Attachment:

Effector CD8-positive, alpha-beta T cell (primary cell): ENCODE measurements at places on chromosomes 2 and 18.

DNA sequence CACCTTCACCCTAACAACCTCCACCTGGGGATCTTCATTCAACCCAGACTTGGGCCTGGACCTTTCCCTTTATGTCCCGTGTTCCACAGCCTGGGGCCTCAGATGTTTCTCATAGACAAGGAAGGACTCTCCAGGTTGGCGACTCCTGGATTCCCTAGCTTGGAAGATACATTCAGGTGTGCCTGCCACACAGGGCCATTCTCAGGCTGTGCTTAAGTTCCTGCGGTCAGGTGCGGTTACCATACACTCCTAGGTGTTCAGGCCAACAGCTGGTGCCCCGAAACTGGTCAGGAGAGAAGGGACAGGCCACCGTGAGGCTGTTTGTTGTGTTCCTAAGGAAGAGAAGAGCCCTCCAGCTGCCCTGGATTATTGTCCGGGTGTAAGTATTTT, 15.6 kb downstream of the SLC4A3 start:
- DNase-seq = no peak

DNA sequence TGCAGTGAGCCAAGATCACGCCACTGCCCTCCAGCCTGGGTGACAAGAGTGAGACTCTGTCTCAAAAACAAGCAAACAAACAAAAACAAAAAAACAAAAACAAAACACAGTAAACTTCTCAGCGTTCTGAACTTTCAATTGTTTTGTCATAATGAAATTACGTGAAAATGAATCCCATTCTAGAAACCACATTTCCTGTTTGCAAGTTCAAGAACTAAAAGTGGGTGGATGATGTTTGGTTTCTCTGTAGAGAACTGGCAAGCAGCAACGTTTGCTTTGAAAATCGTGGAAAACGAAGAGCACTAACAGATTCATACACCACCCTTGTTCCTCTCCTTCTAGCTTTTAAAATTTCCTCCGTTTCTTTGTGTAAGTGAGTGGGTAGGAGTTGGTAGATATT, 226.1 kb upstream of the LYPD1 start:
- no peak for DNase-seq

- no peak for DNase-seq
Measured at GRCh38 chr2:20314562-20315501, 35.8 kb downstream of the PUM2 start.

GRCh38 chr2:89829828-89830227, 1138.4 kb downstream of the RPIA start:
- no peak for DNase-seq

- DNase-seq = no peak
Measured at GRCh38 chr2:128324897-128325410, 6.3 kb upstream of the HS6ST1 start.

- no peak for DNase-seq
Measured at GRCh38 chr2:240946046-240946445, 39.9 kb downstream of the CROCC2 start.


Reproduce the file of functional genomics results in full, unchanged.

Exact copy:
Effector CD8-positive, alpha-beta T cell (primary cell): ENCODE measurements at places on chromosomes 2 and 18.

DNA sequence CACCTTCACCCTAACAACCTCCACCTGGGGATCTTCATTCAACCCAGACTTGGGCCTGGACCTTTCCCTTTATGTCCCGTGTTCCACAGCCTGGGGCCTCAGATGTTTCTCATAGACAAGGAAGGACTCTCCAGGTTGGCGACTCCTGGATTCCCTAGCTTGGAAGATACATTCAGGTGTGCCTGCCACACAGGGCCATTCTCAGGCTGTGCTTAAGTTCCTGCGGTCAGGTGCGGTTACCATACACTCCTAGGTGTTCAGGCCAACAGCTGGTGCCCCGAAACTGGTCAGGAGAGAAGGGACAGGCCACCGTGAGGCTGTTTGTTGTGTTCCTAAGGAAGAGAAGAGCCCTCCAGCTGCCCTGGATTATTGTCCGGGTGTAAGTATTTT, 15.6 kb downstream of the SLC4A3 start:
- DNase-seq = no peak

DNA sequence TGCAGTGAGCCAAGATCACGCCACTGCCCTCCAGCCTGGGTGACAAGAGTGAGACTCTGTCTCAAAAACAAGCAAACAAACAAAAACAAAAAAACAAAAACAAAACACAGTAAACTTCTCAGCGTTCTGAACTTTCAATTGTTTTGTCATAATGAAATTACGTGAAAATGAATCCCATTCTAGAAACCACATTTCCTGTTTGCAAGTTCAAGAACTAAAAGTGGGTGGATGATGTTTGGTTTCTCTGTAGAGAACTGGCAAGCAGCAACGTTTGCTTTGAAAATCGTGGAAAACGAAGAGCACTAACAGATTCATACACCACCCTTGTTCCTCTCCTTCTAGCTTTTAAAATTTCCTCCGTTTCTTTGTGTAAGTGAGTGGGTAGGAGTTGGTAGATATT, 226.1 kb upstream of the LYPD1 start:
- no peak for DNase-seq

- no peak for DNase-seq
Measured at GRCh38 chr2:20314562-20315501, 35.8 kb downstream of the PUM2 start.

GRCh38 chr2:89829828-89830227, 1138.4 kb downstream of the RPIA start:
- no peak for DNase-seq

- DNase-seq = no peak
Measured at GRCh38 chr2:128324897-128325410, 6.3 kb upstream of the HS6ST1 start.

- no peak for DNase-seq
Measured at GRCh38 chr2:240946046-240946445, 39.9 kb downstream of the CROCC2 start.